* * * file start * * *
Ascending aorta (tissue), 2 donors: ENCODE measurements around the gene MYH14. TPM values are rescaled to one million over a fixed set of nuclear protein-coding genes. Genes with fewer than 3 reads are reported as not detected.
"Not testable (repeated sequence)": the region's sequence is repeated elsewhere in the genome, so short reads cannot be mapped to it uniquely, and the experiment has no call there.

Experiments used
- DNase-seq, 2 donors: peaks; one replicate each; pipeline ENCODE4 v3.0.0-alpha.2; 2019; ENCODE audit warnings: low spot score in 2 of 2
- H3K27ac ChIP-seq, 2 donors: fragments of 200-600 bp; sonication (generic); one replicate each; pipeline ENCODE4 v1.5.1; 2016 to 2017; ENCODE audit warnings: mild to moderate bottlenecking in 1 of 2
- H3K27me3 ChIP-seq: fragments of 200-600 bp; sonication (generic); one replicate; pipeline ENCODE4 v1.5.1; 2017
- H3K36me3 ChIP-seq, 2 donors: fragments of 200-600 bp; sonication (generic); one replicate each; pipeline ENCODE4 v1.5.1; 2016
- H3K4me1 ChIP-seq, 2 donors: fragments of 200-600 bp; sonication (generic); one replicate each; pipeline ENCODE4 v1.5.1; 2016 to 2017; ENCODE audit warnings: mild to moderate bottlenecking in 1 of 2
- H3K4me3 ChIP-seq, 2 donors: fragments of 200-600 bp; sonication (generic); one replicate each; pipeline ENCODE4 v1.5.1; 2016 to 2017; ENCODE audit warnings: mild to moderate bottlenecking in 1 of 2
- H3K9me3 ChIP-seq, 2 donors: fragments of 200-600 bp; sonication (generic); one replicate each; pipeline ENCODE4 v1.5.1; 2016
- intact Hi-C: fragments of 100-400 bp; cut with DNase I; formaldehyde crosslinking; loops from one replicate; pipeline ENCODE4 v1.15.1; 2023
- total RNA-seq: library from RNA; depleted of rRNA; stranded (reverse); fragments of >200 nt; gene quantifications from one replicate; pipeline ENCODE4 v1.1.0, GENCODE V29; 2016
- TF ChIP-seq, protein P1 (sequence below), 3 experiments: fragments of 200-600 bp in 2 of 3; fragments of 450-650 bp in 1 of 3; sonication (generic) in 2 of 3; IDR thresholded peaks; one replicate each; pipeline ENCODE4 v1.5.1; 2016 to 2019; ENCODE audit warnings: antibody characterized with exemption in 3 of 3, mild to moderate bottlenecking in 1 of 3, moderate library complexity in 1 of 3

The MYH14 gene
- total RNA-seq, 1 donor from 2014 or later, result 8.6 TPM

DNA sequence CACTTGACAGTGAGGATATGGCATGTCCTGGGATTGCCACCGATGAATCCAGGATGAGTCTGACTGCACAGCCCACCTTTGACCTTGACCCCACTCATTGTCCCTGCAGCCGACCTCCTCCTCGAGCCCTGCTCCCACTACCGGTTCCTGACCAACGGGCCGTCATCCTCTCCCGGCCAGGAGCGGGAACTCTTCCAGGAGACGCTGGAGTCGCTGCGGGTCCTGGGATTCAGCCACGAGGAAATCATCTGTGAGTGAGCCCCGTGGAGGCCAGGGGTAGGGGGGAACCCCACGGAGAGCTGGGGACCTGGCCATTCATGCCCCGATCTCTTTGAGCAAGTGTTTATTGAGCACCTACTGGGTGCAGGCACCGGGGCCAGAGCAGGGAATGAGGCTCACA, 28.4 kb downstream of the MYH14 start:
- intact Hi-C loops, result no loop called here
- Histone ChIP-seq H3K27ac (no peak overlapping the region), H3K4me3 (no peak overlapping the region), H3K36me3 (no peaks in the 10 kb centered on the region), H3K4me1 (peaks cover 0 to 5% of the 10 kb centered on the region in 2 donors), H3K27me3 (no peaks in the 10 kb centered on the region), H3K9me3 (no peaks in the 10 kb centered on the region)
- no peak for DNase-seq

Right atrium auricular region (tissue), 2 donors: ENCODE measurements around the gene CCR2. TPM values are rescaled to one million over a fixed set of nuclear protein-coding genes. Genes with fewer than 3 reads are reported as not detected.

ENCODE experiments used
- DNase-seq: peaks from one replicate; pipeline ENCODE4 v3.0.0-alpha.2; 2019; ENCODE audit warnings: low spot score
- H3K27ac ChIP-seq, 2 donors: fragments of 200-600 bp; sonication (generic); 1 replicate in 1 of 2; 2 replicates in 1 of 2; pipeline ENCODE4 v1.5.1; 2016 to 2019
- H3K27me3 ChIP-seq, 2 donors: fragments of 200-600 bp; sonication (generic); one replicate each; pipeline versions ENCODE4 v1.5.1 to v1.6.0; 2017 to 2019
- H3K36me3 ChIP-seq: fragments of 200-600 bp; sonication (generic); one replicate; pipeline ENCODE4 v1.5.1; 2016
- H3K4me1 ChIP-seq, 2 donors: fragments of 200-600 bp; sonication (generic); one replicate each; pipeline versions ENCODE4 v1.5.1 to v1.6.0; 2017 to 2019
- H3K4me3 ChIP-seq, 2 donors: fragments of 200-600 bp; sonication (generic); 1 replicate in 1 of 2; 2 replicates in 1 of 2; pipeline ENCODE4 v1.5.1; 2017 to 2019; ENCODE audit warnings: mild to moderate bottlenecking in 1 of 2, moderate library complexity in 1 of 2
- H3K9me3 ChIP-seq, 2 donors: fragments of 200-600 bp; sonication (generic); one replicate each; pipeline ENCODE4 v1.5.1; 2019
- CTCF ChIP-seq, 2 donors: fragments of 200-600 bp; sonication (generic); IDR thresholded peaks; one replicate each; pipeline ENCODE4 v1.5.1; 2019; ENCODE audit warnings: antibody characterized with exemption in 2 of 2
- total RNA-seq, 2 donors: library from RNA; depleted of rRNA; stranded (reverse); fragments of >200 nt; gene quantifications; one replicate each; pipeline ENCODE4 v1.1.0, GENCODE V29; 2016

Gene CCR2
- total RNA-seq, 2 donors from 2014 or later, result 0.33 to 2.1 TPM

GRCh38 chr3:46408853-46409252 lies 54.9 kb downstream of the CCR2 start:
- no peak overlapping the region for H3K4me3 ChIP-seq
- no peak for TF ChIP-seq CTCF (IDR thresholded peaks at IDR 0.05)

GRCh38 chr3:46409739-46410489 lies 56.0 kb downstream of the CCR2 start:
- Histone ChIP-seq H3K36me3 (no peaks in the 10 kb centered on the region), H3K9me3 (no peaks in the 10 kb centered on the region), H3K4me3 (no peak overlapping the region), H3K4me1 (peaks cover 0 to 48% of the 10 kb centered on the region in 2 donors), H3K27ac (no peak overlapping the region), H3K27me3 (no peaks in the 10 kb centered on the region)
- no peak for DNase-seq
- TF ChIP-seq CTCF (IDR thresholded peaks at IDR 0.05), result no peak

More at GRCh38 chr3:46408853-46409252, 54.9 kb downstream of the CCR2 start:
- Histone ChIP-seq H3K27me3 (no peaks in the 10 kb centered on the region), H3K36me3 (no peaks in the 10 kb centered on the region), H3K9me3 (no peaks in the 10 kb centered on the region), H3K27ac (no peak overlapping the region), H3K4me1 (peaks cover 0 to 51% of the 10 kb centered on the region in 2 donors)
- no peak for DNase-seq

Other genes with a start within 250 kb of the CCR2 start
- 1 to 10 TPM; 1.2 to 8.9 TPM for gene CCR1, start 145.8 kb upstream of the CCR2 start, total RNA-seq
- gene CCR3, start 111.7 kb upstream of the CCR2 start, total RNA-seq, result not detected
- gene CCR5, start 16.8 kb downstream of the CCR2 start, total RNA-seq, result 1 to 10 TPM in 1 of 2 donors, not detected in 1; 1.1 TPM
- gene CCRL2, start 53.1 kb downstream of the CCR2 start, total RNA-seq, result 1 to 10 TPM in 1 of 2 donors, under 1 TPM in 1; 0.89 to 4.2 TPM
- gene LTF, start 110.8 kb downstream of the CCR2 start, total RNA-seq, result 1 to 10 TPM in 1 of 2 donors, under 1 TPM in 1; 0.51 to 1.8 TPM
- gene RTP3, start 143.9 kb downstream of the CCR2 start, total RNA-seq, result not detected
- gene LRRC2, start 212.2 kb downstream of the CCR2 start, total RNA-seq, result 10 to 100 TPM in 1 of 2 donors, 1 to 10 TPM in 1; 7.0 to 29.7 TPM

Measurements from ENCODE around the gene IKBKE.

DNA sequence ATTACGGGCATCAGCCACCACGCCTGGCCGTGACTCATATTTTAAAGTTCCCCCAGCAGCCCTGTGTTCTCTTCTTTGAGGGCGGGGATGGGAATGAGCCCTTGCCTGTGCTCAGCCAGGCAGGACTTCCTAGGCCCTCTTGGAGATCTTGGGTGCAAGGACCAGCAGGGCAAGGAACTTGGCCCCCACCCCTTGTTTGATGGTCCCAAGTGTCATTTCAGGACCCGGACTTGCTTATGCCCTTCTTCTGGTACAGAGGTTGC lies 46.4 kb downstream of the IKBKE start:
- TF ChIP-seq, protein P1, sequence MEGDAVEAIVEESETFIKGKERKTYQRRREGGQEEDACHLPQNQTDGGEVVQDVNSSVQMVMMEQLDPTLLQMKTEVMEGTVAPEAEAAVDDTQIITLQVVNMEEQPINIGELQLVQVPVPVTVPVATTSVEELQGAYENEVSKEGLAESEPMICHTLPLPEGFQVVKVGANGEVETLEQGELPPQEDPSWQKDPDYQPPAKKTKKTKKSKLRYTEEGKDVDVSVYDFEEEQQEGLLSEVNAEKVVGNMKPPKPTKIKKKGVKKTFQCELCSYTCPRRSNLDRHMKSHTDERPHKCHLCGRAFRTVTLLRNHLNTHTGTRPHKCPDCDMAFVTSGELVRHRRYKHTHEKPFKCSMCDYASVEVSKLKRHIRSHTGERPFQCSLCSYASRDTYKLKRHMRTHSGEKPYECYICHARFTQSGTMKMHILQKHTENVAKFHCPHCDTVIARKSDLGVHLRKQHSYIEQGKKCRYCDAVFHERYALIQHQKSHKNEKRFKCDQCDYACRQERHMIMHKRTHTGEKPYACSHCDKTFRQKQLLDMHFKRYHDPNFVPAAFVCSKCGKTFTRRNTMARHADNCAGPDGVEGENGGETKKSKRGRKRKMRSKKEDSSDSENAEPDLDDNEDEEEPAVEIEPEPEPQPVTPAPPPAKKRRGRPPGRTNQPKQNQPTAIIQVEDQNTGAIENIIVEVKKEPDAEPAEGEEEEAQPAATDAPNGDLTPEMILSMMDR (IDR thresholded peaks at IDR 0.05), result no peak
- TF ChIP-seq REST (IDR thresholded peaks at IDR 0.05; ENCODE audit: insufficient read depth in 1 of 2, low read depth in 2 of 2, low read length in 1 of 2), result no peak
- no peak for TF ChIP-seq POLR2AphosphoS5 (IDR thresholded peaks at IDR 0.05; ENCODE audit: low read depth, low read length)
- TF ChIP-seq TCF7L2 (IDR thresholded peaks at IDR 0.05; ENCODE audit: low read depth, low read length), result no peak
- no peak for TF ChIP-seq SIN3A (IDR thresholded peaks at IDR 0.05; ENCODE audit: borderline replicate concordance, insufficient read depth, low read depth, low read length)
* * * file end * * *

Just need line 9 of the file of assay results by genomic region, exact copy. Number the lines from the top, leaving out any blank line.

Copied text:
- H3K4me3 ChIP-seq, 2 donors: fragments of 200-600 bp; sonication (generic); one replicate each; pipeline ENCODE4 v1.5.1; 2016 to 2017; ENCODE audit warnings: mild to moderate bottlenecking in 1 of 2